Actually, I think I goofed on the knee angle advice, I believe the 90 degree angle is achieved with your foot at a higher point. Still, check your leg extension at the bottom of your peddle stroke, and make sure your hips don't rock. If everything is fine there, then there must be a reason for such a large saddle to bar drop, maybe the frame is too small or you need a higher stem.
re: Am I too big for this bike?scmaddog17
Sep 7, 2003 5:24 PM
if you have a long upper body, changing the stem would seem to be the right choice. you look way too compact up top. other than the stem change, my only other suggestion would be to try a custom made frame. there are plenty of excellent frame builders out there that can build you a frame that would fit you perfect. better to spend a little now rather than pay for a lot of uncomfortable rides in the future. i had a custom Ted Wojcik frame built for me, i'm the opposite of you, i have long legs and a short upper body. bike fits me perfect and i'm more comfortable when i ride.
Frame may be too small, but first try ..Live Steam
Sep 7, 2003 2:23 PM
saddle lower, back further on the rails if there is more adjustment remaining and a longer stem 10cm - 11cm. You would probably do much better on a compact frame. Oh, I would stick with the 172.5mm cranks. Longer cranks will not help.
stem too shortishmael
Sep 7, 2003 2:49 PM
forget any formulas. Whatever you think is wrong, is wrong. Maybe use a formula to get your seat to the right height and that's it. I've met many people who've gotten a fitting and ended up unhappy.
Actually dont change a thing!!!!!!!!!!!!!!!!!!!!!!!!!!!!!!!!the bull
Sep 7, 2003 4:05 PM
Get a beer!
Put a Colnago sticker the downtube!
Then just wait youll have some rodie groupies in no time!!!
HAHAHAHAHaaa that's a good one..............nmrwbadley
Sep 7, 2003 4:07 PM
The Clonago sticker'll do it every time...or is it the Bud?..nmrwbadley
Sep 7, 2003 4:17 PM
Snicker..... ;-) nmMB1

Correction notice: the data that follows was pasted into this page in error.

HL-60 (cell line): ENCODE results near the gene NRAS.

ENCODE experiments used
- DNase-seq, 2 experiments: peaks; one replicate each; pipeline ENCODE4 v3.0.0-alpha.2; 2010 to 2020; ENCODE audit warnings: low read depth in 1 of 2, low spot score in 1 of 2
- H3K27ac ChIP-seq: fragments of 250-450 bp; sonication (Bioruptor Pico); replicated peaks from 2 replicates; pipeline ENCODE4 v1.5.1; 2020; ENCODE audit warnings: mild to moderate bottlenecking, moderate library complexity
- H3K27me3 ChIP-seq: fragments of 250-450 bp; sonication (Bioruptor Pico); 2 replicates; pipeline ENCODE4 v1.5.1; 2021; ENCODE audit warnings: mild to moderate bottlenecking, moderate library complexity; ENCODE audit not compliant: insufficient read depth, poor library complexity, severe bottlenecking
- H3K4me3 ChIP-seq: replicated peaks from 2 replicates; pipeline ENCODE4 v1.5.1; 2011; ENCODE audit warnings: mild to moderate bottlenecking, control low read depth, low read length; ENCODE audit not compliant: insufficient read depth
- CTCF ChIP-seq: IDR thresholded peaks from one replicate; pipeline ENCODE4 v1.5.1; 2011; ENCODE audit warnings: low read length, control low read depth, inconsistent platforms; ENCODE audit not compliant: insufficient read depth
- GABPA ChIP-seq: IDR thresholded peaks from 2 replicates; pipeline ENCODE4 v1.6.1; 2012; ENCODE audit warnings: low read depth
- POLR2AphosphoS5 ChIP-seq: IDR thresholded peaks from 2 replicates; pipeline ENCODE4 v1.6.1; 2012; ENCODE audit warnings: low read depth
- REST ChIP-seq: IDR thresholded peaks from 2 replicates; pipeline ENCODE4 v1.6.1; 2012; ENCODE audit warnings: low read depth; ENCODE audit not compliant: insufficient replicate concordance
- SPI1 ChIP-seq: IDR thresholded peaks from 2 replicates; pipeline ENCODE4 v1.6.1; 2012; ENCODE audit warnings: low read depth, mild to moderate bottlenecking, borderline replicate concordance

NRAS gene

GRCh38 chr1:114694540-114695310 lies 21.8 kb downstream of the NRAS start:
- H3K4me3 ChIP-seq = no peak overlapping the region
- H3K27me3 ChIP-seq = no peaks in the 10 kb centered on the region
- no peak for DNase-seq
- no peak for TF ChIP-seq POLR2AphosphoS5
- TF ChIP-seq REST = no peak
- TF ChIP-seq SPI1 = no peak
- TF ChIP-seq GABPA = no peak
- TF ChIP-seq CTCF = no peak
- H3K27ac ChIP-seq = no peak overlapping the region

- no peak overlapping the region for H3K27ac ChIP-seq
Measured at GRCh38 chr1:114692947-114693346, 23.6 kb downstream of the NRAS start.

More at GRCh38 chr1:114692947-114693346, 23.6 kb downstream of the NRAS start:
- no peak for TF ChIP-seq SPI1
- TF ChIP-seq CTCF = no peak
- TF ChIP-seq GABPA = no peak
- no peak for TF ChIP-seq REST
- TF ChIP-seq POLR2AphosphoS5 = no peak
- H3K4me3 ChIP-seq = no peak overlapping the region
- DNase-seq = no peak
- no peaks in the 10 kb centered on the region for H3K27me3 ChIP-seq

Sep 7, 2003 4:20 PM
Bike on white carpet- hug your wife!!filtersweep
Sep 7, 2003 5:38 PM
Mine would kill me
awesome, bull! nmJS Haiku Shop
Sep 8, 2003 7:28 AM
My kid is 5'2" with short legs - she rides a 50.terry b
Sep 7, 2003 5:30 PM
which might suggest you are on too small a bike.
We are the same size, and I have almost the same bike.Qubeley
Sep 7, 2003 5:45 PM
I am also 5'7, 30 inseam. I ride a size 50cm GT road bike, and 90cm stem, because GT has a really long tube tube.
You look alright on the bike, for the most part. I am no expert of bike fitting, but you might try to lower the seat just a little bit (.5 or 1cm), and raise the handlebar a little. Since you are new to road bike, it might take a while to get used to the position. As you ride more, your riding position will evolve. In my case, my back become flatter, and I am more comfortable leaning over, and upper body as well as hands learnt how to relax. You will know when it's time to make adjustment.
forgot to mention, move seat back a bit too. nmQubeley
Sep 7, 2003 5:58 PM
I may get flamed for this, but you might try....rwbadley
Sep 7, 2003 5:52 PM
It sounded to me like you have been riding an xc or mountain bike. Are you happy with how it fits? Put your road bike next to it and line up the saddles, then see where the bars and bottom brackets are(at the center or spindle). Line up the bar tops, and see where the saddles are. Line up the bottom brackets and see where the rest of it goes... You get my drift.

My xc bike and road bike are not all that different in basic points of contact. Sure, they're a little different, but they're quite similar.

I'm not saying you should make them exactly the same, but if the mtb fits you, and it doesn't hurt to ride it. Find out why and make the road bike a bit more like that.

Just an idea.

50 cm is WAAAY to small for you.Alexx
Sep 7, 2003 6:37 PM
You need something like a 52-54 frame (maybe 53?). 50 cm frames are for very short people.
re: Am I too big for this bike?aliensporebomb
Sep 8, 2003 3:18 AM
You kind of remind me of myself since I have short stubby
legs, a longer torso and I also ride MTB when not riding

I'm ostensibly 5'7" but over time I think I'm really
closer to 5.6" or so.

I ended up getting a size small Giant TCR and since when
I first got it I was a lot heavier than I am now it was really hard to ride in the drops.

Now I do it all the time with no problems really.

I do have my bars angled up but will eventually put them
flat since a lowered position isn't such a problem anymore.

A friend of mine has the exact same bike you do and it's
not bad at all, nice actually.

I suppose this pic will tell me that I got a too-small
bike too. It's certainly possible.
Whew! To sum up, frame fitting is overrated...Spunout
Sep 8, 2003 3:51 AM
Lower saddles are better than higher saddles. One of the most prevalent newbie mistakes is to have the saddle too high.

Being behind KOPS is much better than being in front of KOPS. When it comes to powering around a turn in a criterium at 45km/h, weight distribution is important. Too far forward and you're a yard sale.

If you can get the saddle back far enough and your knee doesn't hit the steerer, the frame can be fit to you with the right stem and seatpin. Imagine a diagram with the correct handlebar, BB, saddle and TT clearance. Be honest guys, there are a plethora of frame sizes, geos, that will fit in that space!

Peace out!